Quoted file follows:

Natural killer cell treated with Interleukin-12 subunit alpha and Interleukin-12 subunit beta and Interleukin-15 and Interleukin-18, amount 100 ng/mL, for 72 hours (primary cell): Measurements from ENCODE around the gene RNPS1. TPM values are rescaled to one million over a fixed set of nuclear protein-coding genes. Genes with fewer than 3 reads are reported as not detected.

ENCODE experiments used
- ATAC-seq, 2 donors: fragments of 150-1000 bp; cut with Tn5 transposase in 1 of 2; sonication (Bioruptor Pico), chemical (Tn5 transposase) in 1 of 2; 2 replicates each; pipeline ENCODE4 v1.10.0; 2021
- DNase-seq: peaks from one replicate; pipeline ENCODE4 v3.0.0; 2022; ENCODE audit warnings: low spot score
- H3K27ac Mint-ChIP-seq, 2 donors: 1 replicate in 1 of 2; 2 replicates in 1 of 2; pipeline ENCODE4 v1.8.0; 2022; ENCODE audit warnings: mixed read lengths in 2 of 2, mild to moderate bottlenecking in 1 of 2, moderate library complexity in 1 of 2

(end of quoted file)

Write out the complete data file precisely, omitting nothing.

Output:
Natural killer cell treated with Interleukin-12 subunit alpha and Interleukin-12 subunit beta and Interleukin-15 and Interleukin-18, amount 100 ng/mL, for 72 hours (primary cell): Measurements from ENCODE around the gene RNPS1. TPM values are rescaled to one million over a fixed set of nuclear protein-coding genes. Genes with fewer than 3 reads are reported as not detected.

ENCODE experiments used
- ATAC-seq, 2 donors: fragments of 150-1000 bp; cut with Tn5 transposase in 1 of 2; sonication (Bioruptor Pico), chemical (Tn5 transposase) in 1 of 2; 2 replicates each; pipeline ENCODE4 v1.10.0; 2021
- DNase-seq: peaks from one replicate; pipeline ENCODE4 v3.0.0; 2022; ENCODE audit warnings: low spot score
- H3K27ac Mint-ChIP-seq, 2 donors: 1 replicate in 1 of 2; 2 replicates in 1 of 2; pipeline ENCODE4 v1.8.0; 2022; ENCODE audit warnings: mixed read lengths in 2 of 2, mild to moderate bottlenecking in 1 of 2, moderate library complexity in 1 of 2